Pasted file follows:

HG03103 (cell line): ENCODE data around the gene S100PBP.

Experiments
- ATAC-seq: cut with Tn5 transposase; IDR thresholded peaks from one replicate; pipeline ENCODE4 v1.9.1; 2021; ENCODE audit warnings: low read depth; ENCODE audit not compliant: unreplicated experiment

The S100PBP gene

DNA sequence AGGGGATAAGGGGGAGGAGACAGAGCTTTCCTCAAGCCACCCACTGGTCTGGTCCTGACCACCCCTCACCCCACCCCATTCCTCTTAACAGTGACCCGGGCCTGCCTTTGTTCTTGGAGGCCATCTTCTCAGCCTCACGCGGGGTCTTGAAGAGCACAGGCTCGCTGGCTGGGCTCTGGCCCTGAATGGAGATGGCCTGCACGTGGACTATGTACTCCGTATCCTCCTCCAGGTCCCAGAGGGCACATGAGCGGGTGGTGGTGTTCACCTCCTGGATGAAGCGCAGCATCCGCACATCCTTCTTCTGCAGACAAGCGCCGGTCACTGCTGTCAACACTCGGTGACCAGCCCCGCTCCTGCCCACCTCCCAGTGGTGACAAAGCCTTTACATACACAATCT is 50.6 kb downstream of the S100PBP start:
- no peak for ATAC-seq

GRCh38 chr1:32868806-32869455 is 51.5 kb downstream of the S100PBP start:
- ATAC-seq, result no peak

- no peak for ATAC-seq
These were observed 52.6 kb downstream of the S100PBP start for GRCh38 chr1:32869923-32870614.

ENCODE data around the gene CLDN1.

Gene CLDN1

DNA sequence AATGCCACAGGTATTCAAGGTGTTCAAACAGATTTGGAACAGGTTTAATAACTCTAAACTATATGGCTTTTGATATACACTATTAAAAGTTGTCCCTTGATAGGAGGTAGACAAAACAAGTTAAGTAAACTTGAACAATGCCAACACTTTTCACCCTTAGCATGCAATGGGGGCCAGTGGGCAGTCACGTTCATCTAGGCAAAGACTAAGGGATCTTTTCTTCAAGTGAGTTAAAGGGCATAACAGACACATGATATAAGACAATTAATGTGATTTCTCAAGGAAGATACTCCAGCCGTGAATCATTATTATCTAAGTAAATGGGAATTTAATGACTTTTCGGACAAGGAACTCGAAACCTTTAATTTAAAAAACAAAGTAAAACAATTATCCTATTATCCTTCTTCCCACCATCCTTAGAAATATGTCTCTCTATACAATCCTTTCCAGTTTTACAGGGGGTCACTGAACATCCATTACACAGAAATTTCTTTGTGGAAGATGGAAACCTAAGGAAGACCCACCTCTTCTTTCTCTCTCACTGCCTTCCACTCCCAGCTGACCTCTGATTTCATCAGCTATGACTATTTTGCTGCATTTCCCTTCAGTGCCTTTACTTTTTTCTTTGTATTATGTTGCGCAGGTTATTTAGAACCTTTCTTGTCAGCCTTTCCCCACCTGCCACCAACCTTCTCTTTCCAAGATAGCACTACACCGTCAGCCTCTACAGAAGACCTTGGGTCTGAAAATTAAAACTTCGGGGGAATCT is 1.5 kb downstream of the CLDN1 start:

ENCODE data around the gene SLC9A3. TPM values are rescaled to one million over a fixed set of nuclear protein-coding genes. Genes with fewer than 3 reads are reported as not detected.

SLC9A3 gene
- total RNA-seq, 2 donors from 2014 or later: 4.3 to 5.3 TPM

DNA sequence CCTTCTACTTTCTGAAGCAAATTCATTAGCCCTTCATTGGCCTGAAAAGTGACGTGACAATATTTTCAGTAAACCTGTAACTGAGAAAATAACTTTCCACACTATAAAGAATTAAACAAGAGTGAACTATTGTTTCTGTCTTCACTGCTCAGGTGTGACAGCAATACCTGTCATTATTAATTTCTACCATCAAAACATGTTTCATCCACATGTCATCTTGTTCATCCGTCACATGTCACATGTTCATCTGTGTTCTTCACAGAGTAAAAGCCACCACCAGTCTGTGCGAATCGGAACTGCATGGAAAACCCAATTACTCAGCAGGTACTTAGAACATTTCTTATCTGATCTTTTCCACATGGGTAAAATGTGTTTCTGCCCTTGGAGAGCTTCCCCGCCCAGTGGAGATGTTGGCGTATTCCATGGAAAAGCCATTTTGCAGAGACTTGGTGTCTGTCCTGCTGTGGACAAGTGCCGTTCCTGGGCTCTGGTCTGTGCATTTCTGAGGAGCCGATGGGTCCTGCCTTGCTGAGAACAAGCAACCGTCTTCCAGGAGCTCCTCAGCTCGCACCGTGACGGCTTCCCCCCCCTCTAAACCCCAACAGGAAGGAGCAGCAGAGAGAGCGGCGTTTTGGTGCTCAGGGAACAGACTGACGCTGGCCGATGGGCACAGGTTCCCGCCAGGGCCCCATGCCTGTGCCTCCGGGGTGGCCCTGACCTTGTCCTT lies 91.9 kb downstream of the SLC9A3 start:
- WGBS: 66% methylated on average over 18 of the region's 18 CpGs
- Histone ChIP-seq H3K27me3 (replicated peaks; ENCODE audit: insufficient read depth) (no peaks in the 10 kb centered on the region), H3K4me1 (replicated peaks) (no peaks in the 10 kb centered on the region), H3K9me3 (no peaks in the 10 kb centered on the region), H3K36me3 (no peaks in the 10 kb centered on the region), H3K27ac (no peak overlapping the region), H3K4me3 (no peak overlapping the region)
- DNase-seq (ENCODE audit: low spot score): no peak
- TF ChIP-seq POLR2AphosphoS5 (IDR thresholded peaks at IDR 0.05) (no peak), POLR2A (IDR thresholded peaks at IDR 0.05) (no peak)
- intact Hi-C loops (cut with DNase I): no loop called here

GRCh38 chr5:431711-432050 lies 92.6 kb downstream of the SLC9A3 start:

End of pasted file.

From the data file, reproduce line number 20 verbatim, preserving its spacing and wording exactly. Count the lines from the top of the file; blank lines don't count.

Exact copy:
- DNase-seq (ENCODE audit: low spot score): no peak